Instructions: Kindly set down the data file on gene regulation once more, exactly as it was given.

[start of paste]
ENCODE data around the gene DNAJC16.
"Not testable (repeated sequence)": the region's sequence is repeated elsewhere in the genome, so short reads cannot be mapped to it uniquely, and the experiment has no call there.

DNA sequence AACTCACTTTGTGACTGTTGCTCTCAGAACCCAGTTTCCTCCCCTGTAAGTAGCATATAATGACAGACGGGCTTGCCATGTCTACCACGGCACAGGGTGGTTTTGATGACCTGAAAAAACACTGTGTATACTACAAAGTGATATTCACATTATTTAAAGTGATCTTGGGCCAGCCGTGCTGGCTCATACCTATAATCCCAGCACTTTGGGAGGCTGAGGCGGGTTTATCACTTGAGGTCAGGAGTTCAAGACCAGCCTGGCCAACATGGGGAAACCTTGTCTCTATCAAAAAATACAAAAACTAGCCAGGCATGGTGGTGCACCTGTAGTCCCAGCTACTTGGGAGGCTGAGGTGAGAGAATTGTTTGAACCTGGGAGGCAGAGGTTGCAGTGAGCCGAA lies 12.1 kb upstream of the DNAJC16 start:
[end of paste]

ENCODE data around the gene DNAJC16.
"Not testable (repeated sequence)": the region's sequence is repeated elsewhere in the genome, so short reads cannot be mapped to it uniquely, and the experiment has no call there.

DNA sequence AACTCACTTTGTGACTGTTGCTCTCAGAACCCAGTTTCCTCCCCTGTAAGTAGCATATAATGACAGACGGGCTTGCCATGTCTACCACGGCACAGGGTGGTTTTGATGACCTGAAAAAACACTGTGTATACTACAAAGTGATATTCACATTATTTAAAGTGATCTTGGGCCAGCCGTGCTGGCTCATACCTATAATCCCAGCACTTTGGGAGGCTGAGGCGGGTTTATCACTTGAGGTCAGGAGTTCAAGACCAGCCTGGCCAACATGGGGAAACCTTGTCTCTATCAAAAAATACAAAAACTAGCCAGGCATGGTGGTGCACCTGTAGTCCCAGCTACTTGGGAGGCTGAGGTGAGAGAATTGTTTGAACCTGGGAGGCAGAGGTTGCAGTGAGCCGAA lies 12.1 kb upstream of the DNAJC16 start: